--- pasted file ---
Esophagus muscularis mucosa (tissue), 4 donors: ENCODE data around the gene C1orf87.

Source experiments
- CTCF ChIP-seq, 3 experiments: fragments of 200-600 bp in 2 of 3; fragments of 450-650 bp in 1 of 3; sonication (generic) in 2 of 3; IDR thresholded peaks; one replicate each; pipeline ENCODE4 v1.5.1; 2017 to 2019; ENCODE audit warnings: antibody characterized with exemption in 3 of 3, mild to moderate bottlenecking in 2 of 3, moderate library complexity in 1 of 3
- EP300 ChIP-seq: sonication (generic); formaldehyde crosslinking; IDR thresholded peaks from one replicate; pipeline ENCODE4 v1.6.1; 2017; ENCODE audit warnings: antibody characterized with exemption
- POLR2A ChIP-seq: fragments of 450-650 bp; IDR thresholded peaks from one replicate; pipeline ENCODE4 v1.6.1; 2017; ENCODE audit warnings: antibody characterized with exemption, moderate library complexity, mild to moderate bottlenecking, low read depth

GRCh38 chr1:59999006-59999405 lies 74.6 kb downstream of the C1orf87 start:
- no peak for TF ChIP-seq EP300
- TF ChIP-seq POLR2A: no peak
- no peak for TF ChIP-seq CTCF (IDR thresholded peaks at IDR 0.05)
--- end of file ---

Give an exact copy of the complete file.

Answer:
Esophagus muscularis mucosa (tissue), 4 donors: ENCODE data around the gene C1orf87.

Source experiments
- CTCF ChIP-seq, 3 experiments: fragments of 200-600 bp in 2 of 3; fragments of 450-650 bp in 1 of 3; sonication (generic) in 2 of 3; IDR thresholded peaks; one replicate each; pipeline ENCODE4 v1.5.1; 2017 to 2019; ENCODE audit warnings: antibody characterized with exemption in 3 of 3, mild to moderate bottlenecking in 2 of 3, moderate library complexity in 1 of 3
- EP300 ChIP-seq: sonication (generic); formaldehyde crosslinking; IDR thresholded peaks from one replicate; pipeline ENCODE4 v1.6.1; 2017; ENCODE audit warnings: antibody characterized with exemption
- POLR2A ChIP-seq: fragments of 450-650 bp; IDR thresholded peaks from one replicate; pipeline ENCODE4 v1.6.1; 2017; ENCODE audit warnings: antibody characterized with exemption, moderate library complexity, mild to moderate bottlenecking, low read depth

GRCh38 chr1:59999006-59999405 lies 74.6 kb downstream of the C1orf87 start:
- no peak for TF ChIP-seq EP300
- TF ChIP-seq POLR2A: no peak
- no peak for TF ChIP-seq CTCF (IDR thresholded peaks at IDR 0.05)